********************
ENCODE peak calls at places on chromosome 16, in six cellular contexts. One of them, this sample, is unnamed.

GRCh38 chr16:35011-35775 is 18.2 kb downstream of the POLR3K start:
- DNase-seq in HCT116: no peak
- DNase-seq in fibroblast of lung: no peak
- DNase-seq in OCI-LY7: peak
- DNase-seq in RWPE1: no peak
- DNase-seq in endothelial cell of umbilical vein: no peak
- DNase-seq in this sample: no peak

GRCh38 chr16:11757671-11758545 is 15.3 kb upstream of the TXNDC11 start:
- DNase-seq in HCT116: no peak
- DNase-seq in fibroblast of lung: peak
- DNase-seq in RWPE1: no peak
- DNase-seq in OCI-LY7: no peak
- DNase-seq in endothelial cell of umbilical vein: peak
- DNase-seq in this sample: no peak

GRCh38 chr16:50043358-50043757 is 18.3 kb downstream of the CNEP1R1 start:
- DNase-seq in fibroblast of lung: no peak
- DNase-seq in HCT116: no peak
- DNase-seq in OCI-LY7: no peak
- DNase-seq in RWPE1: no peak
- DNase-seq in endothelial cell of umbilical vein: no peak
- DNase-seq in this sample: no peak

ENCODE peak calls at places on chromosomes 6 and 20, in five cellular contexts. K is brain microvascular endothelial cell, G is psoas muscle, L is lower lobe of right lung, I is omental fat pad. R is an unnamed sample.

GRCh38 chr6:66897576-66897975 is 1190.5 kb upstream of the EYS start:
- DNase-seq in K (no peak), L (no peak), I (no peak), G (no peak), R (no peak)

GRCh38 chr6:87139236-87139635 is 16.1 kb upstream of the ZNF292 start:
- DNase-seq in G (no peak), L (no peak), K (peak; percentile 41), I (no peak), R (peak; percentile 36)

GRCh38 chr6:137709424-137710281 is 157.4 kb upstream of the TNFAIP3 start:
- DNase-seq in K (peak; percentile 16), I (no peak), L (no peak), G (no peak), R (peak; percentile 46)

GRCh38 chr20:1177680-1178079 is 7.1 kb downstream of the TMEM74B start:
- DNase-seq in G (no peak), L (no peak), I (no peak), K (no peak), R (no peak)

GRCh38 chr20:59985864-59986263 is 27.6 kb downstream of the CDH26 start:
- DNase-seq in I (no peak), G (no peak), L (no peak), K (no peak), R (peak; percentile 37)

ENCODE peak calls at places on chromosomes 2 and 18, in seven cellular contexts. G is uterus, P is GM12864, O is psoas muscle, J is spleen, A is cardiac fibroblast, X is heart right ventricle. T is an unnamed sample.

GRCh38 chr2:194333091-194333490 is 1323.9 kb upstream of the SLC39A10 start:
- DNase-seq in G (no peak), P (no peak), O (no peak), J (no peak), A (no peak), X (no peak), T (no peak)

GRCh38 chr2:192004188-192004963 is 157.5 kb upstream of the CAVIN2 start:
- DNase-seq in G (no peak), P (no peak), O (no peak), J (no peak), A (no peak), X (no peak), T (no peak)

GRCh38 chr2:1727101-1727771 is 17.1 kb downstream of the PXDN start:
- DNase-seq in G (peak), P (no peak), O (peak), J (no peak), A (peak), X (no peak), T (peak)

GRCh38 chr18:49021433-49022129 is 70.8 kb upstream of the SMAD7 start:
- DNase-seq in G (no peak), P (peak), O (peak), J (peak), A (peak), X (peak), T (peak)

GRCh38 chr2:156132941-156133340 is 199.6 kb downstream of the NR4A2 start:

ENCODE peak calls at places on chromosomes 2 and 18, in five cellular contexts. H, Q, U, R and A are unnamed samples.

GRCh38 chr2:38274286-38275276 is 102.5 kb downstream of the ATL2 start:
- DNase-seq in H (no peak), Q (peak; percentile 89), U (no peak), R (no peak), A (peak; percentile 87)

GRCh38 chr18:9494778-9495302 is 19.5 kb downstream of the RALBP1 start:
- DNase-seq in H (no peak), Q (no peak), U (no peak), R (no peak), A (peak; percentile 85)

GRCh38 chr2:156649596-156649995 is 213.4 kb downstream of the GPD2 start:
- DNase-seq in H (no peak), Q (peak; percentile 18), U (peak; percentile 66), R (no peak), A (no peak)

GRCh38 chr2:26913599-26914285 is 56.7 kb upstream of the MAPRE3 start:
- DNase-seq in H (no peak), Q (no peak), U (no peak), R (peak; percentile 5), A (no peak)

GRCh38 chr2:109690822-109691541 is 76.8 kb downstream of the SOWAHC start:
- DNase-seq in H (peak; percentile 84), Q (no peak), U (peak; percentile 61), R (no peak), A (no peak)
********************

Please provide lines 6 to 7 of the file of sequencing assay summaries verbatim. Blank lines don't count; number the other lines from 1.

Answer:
- DNase-seq in RWPE1: no peak
- DNase-seq in endothelial cell of umbilical vein: no peak